Category: Employer Focus, disabilty in workplace, diverse and inclusive workplace
We hear from Nick Atkinson, an ombudsman at the Financial Ombudsman Service, about how his wheelchair works for him at his place of work:
Can you tell us about your past experience as a wheelchair user?
Most people assume that using a wheelchair must make a huge difference to your life, and in some ways it does. I have been a wheelchair user since the age of 16, but odd though it may sound, I don’t think too much about my situation. It’s not important why I’m a wheelchair user, I simply prefer to get on with life! I’ve never thought of myself as different to everyone else, so I went to a mainstream school and had a pretty normal upbringing. An approach to life I’m continuing now that I’m a father.
How did you come to join the Financial Ombudsman Service?
I decided I wanted to go to university, and the opportunity to go to Cambridge came up. I never thought that I would fit in at Cambridge with the type of people who I thought would study there, but I soon changed my mind after visiting and I’m glad I did. My experience taught me to never assume that because you’re in a wheelchair you won’t fit in. I graduated with a law degree and took a year off to relax after three years of hard work. I then went on to work as a solicitor for 15 years until I decided I needed a change. A number of possibilities arose, but I saw an advert for a position as an ‘ombudsman’ and was intrigued. I looked in to what being an ombudsman meant and thought it would be great to have the opportunity to resolve money disputes between consumers and businesses. I get to jettison the legalese and provide straight forward, plain English solutions to problems that can often be complex or distressing.
How does being a wheelchair user affect your day-to-day life?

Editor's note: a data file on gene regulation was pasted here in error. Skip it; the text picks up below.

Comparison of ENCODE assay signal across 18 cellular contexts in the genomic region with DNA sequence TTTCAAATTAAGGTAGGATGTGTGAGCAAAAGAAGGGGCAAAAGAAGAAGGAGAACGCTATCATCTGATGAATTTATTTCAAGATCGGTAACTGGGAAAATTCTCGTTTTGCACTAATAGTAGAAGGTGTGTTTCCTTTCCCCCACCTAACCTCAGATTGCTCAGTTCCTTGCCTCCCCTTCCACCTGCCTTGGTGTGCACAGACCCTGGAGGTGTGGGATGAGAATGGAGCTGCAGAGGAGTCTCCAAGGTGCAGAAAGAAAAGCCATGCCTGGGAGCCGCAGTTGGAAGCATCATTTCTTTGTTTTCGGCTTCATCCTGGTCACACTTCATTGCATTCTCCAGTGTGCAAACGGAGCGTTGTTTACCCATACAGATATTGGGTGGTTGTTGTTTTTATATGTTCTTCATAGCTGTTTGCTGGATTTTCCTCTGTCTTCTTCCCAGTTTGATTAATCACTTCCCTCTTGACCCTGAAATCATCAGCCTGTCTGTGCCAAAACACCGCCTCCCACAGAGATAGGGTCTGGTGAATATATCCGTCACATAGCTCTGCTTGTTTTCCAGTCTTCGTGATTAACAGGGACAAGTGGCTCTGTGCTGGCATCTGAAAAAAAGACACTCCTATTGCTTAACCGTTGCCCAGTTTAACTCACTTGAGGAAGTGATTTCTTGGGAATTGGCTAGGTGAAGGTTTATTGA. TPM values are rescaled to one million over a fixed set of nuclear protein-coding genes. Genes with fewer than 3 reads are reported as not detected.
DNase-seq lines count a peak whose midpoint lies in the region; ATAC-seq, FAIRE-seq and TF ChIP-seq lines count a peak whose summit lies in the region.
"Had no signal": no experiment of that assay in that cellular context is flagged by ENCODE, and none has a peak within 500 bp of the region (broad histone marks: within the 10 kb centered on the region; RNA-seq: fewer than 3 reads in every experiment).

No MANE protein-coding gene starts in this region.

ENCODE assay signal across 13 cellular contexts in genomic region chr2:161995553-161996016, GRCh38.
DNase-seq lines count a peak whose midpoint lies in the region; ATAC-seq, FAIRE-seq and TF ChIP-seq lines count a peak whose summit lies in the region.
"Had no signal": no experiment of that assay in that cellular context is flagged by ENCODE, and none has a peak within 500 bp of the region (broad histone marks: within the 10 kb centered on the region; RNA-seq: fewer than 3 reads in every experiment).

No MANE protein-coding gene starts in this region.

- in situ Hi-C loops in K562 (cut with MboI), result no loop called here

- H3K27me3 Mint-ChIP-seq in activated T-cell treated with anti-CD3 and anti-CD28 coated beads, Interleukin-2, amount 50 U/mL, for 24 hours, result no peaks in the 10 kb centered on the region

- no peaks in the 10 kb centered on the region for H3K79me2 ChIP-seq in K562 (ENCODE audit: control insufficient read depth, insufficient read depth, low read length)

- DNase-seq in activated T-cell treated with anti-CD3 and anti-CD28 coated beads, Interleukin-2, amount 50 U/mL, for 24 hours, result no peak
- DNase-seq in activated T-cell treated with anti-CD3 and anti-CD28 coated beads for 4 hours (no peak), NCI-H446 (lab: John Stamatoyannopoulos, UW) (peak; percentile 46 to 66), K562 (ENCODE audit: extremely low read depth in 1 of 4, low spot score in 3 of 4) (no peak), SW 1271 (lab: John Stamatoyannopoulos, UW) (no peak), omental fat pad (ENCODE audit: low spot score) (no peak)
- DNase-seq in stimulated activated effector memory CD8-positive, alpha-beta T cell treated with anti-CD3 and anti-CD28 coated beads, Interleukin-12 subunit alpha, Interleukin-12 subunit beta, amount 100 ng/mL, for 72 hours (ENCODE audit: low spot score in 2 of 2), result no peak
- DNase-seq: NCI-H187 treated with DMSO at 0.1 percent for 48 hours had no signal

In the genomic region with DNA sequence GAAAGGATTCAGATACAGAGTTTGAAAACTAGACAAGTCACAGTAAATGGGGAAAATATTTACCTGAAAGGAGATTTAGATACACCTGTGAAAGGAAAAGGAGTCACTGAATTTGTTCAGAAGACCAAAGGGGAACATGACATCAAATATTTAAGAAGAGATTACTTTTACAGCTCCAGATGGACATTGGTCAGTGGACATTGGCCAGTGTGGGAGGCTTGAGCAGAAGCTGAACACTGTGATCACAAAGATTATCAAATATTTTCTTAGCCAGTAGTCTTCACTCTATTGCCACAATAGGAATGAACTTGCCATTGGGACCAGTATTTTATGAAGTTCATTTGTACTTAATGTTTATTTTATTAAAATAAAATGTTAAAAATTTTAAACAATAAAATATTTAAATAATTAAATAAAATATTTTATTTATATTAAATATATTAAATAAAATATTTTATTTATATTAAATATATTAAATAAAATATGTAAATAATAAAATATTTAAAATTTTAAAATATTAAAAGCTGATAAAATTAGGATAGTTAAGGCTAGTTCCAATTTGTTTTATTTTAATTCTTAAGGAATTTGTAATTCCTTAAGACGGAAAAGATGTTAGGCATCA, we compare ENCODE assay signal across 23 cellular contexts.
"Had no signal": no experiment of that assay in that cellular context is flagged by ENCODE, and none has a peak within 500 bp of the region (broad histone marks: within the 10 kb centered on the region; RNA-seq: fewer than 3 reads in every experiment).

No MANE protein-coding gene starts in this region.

At work it doesn’t make a difference. For me, it’s always been about people’s attitudes and I’m lucky to work in a place that’s in line with my approach to life, in terms of my positivity. If an employer is positive about disability then they’ll focus on what’s important, like your skills and experience – sorting out the practical matters isn’t a big deal. It’s often the day-to-day things that can have the biggest impact. My local authority, for example, was difficult about providing support so I could get out and socialise. They simply couldn’t understand why I wouldn’t want to just sit at home all the time. More recently I was told I’d have to wait an hour before I could go into a major tourist attraction because they only allowed ‘one wheelchair in at a time’ – for health and safety! When I face barriers like that I’ll often turn the tables and ask the person responsible if they would accept what they are saying. It’s surprising how often that changes their attitude.
What has been the best moment of your career so far?
My first victory in court as a solicitor will always stand out in my mind. Now, I find it very satisfying getting a case where a consumer has a genuine problem that the bank or business has not dealt with properly and being able to put that right for them. Being able to tell a consumer, who has been trying desperately to battle against a big bank, that I agree with them and hearing their relief is up there as a highlight.
What would your advice be to other wheelchair users returning to work?
It’s not easy finding a job at the moment, and it’s made harder if you have a disability. Focus on the employers with a good attitude. It can be difficult when you get a rejection call or email, particularly if you think it’s down to the employer having a bad view of disability. I always think it’s worth remembering they’re the ones who will miss out on the talent you have to offer. And most of all, good luck!
The Financial Ombudsman Service is the free service that can help you sort out problems with your insurance, bank account or credit card provider. If you’ve faced a problem, give us a call on 0300 123 9 123 or visit www.financial-ombudsman.org.uk
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